Ernie released his first gospel album in 1956.  Simply called HYMNS, the album remained on the Billboard charts for 227 consecutive weeks.  This was to be the first of many over the years.  HYMNS and later SING A HYMN WITH ME both earned gold records.  

In September of 1956, Ford Motor Company announced a country-wide search for someone to host a variety TV show they were sponsoring on NBC.  On October 4, 1957 THE FORD SHOW (so named after Ford Motor Company) went on the air starring Tennessee Ernie Ford.  Running a half hour each week, the show had all the features of other popular variety shows, top Hollywood stars, professional production, and great music.  The network and Madison Avenue executives were not in favor but Ernie insisted on ending every show with a hymn or song of faith.  This may have seemed like a bold move from the star but the segment became the most popular part of the show with viewers and brought inspirational music into the mainstream of American Entertainment.  The show ran for five years before ending.



After the show ended, Ernie moved with his wife the former Betty Heminger and their two sons Jeffery and Brion to Portola Valley in Northern California.  He also often retreated to his cabin in Grandjean, Idaho on the Upper South Fork of the Payette River. He shortly became the host of a daytime talk/variety show, THE TENNESSEE ERNIE FORD SHOW ( later called HELLO, PEAPICKERS) on KGO-TV in San Francisco which ran from 1962 until 1965. He published TENNESSEE ERNIE FORD'S BOOK OF FAVORITE HYMNS in 1962 which was followed by a companion record album later that same year.

He continued to record and perform during the years after his show was ended.  He narrated a 1968 Thanksgiving TV special for NBC called THE MOUSE ON THE MAYFLOWER.  The mouse narrator character William the Churchmouse was a caricature of him.   He was the spokesperson for the Pontiac Furniture Company in Pontiac, Illinois in the 1970s.  He became the spokesperson for Martha White Flour in 1972.  Some my favorite performances were on the popular show HEE HAW.  He just seemed to fit right in when he put on overalls to tell jokes with the cast in the cornfield.  But the best segments were when he would join Grandpa Jones, Stringbean, and Roy Clark to sing a gospel quartet song.  He along with Roy Clark and others made the first country music tour of Russia in 1974.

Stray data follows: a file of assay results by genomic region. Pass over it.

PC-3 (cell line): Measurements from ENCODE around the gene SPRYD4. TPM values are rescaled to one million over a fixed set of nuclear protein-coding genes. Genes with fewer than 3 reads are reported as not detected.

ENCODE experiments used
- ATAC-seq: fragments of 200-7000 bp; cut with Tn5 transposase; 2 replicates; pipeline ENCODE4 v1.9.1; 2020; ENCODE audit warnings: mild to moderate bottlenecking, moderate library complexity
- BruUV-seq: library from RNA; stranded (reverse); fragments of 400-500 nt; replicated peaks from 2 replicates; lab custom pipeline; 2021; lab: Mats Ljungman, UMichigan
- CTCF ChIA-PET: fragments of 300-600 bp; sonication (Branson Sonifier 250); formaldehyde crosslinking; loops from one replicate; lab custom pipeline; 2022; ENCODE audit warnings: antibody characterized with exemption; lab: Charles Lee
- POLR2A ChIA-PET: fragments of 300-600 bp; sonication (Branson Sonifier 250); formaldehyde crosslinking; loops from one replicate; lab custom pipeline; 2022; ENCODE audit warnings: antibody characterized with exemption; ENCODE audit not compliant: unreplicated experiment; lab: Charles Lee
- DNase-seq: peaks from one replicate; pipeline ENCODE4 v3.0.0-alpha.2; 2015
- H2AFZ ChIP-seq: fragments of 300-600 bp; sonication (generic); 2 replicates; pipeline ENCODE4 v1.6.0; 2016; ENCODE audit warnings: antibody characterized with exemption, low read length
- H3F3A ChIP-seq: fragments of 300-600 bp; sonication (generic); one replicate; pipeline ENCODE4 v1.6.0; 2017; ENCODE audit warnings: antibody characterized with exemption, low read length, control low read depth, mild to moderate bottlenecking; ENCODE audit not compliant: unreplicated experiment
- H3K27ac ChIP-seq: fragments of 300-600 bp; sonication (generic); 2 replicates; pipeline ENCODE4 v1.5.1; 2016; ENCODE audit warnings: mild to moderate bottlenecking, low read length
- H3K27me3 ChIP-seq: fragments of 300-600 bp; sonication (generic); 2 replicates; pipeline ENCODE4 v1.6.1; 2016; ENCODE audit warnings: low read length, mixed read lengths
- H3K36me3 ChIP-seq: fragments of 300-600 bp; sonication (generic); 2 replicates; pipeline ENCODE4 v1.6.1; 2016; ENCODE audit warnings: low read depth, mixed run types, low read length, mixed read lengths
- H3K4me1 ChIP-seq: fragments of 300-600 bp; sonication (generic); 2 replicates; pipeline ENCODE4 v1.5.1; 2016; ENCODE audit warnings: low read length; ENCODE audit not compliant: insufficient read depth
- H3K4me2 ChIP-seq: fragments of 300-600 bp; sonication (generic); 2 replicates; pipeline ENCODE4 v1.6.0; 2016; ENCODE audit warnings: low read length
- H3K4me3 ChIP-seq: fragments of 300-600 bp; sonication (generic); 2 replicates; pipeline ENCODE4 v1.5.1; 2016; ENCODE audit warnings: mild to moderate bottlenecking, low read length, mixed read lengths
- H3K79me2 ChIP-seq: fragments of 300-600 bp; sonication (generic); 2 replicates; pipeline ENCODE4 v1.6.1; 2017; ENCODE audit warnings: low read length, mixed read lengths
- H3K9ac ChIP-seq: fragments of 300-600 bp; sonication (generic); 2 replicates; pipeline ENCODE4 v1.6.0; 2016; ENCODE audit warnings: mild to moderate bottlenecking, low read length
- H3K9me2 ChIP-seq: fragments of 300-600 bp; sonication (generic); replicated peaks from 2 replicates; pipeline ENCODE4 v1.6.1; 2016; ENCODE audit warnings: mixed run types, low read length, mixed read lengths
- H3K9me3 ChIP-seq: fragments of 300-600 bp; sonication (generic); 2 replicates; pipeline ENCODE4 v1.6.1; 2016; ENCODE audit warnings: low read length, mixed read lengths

His experience as a navigator and bombardier led to his interest in the Confederate Air Force (now called the Commemorative Air Force) a war plane preservation group in Texas.  He was the celebrity guest announcer at the annual CAF Airshow in Harlingen, Texas from 1976 until 1988.  He donated a once-top-secret Norden Bombsight to their B-29 bomber restoration project.  As a CAF colonel, he recorded the group's theme song BALLAD OF THE GHOST SQUADRON.

During his career, he was awarded many honors among them the PRESIDENTIAL MEDAL OF FREEDOM given by President Ronald Reagan.  He received three stars on the Hollywood Walk of Fame: one for radio, one for records, and one for television.  He was inducted into the Country Music Hall of Fame in 1990 and the Gospel Music Hall of Fame in 1994.  His album GREAT GOSPEL SONGS recorded with The Jordonaires received a Grammy in 1964 for for Best Inspirational Recording.  He was the fourth person to receive a Grammy in that category. He was the third person to receive the Minnie Pearl Award for his lifetime achievements in both Country and Popular music.

Even though he was adored by millions and enjoyed great success in his career, Ernie and Betty both had a problem they couldn't seem to shake.  Both were heavy drinkers.  In addition, Betty suffered from emotional issues that made their lives and those of their kids  more difficult.  Her death in 1989 was directly related to her substance abuse.  Ernie married again to Beverly Wood less than four months later.  His love for whiskey never seemed to affect his continuous working nor was it ever made public for fear it wouldn't fit the image his fans had of him.  It did take a toll on his liver and later began to affect his voice.  He did his last public interview with his old friend Dinah Shore on her TV show in 1991.

On September 28 1991, he attended a state dinner dinner at the White House hosted by  President George H. W. Bush.  After leaving the White House that evening he went to Dulles Airport where he collapsed from severe liver failure.  He was rushed to H.C.A. Reston Hospital in Reston, Virginia.

Tennessee Ernie Ford passed away on October 17, 1991 36 years to the day after the release of SIXTEEN TONS.  He was buried in Mesa Memorial Park in Palo Alto, California where he was joined ten years later by Beverly.  He remains on of the most beloved entertainers of all time.